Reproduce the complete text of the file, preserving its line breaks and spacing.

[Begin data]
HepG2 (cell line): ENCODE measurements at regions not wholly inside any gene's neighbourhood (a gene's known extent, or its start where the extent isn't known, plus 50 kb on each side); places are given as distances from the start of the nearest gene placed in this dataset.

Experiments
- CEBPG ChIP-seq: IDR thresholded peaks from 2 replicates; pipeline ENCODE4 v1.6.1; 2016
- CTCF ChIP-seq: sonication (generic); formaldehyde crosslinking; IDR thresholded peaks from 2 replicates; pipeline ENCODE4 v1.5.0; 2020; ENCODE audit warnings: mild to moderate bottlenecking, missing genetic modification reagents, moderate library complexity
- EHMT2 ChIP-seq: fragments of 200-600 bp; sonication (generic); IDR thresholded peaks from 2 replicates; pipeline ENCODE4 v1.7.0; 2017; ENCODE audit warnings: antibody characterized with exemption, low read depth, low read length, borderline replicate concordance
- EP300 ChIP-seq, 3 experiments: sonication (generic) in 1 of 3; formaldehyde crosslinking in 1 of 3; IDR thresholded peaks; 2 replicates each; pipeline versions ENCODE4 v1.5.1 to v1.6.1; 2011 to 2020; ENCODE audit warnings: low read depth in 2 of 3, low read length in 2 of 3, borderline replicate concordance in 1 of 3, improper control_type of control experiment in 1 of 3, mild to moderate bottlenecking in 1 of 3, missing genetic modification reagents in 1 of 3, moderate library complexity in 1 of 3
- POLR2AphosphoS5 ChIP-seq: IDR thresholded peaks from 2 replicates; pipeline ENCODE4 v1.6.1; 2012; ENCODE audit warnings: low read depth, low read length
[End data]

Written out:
HepG2 (cell line): ENCODE measurements at regions not wholly inside any gene's neighbourhood (a gene's known extent, or its start where the extent isn't known, plus 50 kb on each side); places are given as distances from the start of the nearest gene placed in this dataset.

Experiments
- CEBPG ChIP-seq: IDR thresholded peaks from 2 replicates; pipeline ENCODE4 v1.6.1; 2016
- CTCF ChIP-seq: sonication (generic); formaldehyde crosslinking; IDR thresholded peaks from 2 replicates; pipeline ENCODE4 v1.5.0; 2020; ENCODE audit warnings: mild to moderate bottlenecking, missing genetic modification reagents, moderate library complexity
- EHMT2 ChIP-seq: fragments of 200-600 bp; sonication (generic); IDR thresholded peaks from 2 replicates; pipeline ENCODE4 v1.7.0; 2017; ENCODE audit warnings: antibody characterized with exemption, low read depth, low read length, borderline replicate concordance
- EP300 ChIP-seq, 3 experiments: sonication (generic) in 1 of 3; formaldehyde crosslinking in 1 of 3; IDR thresholded peaks; 2 replicates each; pipeline versions ENCODE4 v1.5.1 to v1.6.1; 2011 to 2020; ENCODE audit warnings: low read depth in 2 of 3, low read length in 2 of 3, borderline replicate concordance in 1 of 3, improper control_type of control experiment in 1 of 3, mild to moderate bottlenecking in 1 of 3, missing genetic modification reagents in 1 of 3, moderate library complexity in 1 of 3
- POLR2AphosphoS5 ChIP-seq: IDR thresholded peaks from 2 replicates; pipeline ENCODE4 v1.6.1; 2012; ENCODE audit warnings: low read depth, low read length